American and Mexican officials said late Wednesday that progress was being made at immigration talks at the White House, but President Donald Trump tweeted that it was “not nearly enough.”
Trump, who was visiting Ireland, said talks would resume Thursday “with the understanding that, if no agreement is reached, Tariffs at the 5% level will begin on Monday, with monthly increases as per schedule.”
If an agreement isn’t reached, the 5% tax on imports from Mexico will kick in on Monday, adding to costs for American manufacturers and consumers. The tax may eventually increase to 25%.
It is unclear how the U.S. will gauge that Mexico has successfully stemmed the migrant flow from Central America. The Department of Homeland Security announced separately that border arrests reached 132,887 in May, the highest level in more than a decade.
In other news, the U.S. and China concluded their 11th round of trade talks last month with no agreement. No further talks have been arranged.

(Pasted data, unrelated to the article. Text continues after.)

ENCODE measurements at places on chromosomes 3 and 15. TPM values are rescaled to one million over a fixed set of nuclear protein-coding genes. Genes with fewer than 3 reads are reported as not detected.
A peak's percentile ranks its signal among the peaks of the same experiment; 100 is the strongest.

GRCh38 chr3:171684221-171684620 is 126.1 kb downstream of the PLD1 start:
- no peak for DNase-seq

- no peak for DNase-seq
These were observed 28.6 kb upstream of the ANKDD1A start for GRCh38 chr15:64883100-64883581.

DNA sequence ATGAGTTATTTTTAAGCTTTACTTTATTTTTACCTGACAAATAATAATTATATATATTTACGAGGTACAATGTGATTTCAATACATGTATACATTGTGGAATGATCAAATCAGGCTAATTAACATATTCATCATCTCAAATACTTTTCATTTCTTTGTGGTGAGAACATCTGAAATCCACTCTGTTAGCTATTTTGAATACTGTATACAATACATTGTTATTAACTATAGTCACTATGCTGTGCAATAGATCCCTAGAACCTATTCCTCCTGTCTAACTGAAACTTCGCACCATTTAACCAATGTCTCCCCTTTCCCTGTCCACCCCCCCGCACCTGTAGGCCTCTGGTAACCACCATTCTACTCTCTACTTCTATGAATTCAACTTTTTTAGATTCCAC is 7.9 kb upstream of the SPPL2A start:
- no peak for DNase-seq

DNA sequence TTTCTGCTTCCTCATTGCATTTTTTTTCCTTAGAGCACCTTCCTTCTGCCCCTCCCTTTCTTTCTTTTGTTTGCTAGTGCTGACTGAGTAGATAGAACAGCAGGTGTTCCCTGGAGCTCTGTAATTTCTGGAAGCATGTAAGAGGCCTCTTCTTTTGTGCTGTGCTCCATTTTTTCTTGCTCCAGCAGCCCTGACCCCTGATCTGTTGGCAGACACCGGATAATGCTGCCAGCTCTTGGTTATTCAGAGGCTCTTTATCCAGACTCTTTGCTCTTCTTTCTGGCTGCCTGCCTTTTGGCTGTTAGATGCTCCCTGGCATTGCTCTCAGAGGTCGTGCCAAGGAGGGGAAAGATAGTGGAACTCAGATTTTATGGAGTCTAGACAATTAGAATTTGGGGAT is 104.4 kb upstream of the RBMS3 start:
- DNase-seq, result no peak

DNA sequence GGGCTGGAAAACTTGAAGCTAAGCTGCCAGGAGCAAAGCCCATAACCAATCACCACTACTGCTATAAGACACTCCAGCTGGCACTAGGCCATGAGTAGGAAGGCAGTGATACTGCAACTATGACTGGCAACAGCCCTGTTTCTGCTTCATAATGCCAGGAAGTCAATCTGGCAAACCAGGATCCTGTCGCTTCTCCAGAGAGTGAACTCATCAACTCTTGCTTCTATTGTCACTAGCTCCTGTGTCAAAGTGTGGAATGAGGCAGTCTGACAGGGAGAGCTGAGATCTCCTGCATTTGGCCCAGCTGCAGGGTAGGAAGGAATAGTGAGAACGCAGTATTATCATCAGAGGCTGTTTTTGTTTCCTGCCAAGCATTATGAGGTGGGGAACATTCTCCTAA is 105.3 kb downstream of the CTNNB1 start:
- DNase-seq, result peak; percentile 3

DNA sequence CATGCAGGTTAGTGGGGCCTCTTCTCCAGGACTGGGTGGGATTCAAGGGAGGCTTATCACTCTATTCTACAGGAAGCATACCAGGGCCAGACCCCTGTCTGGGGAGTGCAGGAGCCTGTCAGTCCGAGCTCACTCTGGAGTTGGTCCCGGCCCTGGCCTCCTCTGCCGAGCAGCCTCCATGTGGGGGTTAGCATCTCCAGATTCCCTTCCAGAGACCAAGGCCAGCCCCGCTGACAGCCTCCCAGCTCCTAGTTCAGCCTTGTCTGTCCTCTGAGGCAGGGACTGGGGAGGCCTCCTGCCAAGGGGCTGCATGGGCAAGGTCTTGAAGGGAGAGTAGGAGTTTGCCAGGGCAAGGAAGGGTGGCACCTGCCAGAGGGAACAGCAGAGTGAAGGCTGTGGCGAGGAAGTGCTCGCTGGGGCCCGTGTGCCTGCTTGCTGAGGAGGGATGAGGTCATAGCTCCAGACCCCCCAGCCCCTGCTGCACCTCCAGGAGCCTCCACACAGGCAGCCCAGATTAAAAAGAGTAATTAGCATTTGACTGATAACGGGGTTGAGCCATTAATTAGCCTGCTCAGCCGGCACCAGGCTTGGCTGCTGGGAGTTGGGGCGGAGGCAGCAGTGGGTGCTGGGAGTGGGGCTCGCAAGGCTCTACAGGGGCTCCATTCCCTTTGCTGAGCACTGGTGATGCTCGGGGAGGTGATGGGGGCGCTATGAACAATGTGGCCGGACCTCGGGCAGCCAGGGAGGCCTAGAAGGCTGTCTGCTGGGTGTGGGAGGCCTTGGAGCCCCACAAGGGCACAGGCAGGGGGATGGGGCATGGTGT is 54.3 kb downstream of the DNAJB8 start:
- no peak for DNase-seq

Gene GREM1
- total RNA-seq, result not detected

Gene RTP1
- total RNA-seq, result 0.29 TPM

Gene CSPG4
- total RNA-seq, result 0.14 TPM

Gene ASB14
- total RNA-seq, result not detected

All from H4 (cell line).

On Wall Street, broad gains by technology, industrial and health care companies lifted indexes Wednesday. Traders paid little attention to a report showing that private U.S. companies added the fewest jobs in nine years last month. The report may have been seen as positive in that it might encourage the Federal Reserve to cut interest rates.
The S&P 500 index gained 0.8% to 2,826.15 and the Dow Jones Industrial Average jumped 0.8% to 25,539.57. The Nasdaq composite rose 0.6% to 7,575.48. But the Russell 2000 index of smaller company slipped 0.1% to 1,506.79.
ENERGY: Benchmark U.S. crude picked up 14 cents to $51.82 per barrel in electronic trading on the New York Mercantile Exchange. It gave up $1.80 to settle at $51.68 a barrel on Wednesday. Brent crude oil, the international standard, added 18 cents to $60.81 per barrel. The contract shed $1.34 to $60.63 per barrel in the previous session.
CURRENCIES: The dollar slipped to 108.22 Japanese yen from 108.46 yen late Wednesday. The euro strengthened to $1.1231 from $1.1221.
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